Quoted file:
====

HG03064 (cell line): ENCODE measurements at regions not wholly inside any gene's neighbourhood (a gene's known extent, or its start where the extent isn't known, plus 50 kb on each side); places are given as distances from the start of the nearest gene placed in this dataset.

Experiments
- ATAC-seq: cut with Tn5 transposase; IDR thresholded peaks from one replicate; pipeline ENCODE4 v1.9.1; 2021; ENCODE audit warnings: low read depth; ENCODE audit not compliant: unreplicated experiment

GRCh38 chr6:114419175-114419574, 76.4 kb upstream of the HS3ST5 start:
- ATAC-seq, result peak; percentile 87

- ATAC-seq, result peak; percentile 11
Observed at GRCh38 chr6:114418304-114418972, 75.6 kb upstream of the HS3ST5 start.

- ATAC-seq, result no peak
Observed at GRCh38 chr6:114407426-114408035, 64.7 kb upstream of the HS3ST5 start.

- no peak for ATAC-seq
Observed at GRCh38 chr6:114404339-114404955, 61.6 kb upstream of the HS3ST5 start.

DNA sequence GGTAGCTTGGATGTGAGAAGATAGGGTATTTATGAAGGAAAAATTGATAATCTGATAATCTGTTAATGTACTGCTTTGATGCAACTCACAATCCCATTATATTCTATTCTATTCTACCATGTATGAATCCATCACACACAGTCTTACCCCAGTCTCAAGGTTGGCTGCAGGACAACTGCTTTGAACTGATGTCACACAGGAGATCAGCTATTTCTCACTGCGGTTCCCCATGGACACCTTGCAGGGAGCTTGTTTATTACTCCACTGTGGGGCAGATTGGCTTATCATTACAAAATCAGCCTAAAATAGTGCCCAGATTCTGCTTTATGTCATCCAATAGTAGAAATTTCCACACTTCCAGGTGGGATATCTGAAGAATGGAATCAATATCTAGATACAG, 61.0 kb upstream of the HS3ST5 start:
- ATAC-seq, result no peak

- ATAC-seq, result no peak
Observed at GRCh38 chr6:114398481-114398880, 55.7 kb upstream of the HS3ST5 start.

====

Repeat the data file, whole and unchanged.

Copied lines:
HG03064 (cell line): ENCODE measurements at regions not wholly inside any gene's neighbourhood (a gene's known extent, or its start where the extent isn't known, plus 50 kb on each side); places are given as distances from the start of the nearest gene placed in this dataset.

Experiments
- ATAC-seq: cut with Tn5 transposase; IDR thresholded peaks from one replicate; pipeline ENCODE4 v1.9.1; 2021; ENCODE audit warnings: low read depth; ENCODE audit not compliant: unreplicated experiment

GRCh38 chr6:114419175-114419574, 76.4 kb upstream of the HS3ST5 start:
- ATAC-seq, result peak; percentile 87

- ATAC-seq, result peak; percentile 11
Observed at GRCh38 chr6:114418304-114418972, 75.6 kb upstream of the HS3ST5 start.

- ATAC-seq, result no peak
Observed at GRCh38 chr6:114407426-114408035, 64.7 kb upstream of the HS3ST5 start.

- no peak for ATAC-seq
Observed at GRCh38 chr6:114404339-114404955, 61.6 kb upstream of the HS3ST5 start.

DNA sequence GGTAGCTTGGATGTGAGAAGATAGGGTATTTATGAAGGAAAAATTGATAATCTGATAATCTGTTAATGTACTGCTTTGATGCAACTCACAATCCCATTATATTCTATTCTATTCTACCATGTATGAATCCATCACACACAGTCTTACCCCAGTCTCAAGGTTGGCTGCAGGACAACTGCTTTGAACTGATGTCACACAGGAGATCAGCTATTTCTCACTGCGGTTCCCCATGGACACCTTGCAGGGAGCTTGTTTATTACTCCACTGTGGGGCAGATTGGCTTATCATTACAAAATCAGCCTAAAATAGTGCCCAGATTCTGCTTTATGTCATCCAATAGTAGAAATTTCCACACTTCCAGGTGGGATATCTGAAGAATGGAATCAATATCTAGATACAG, 61.0 kb upstream of the HS3ST5 start:
- ATAC-seq, result no peak

- ATAC-seq, result no peak
Observed at GRCh38 chr6:114398481-114398880, 55.7 kb upstream of the HS3ST5 start.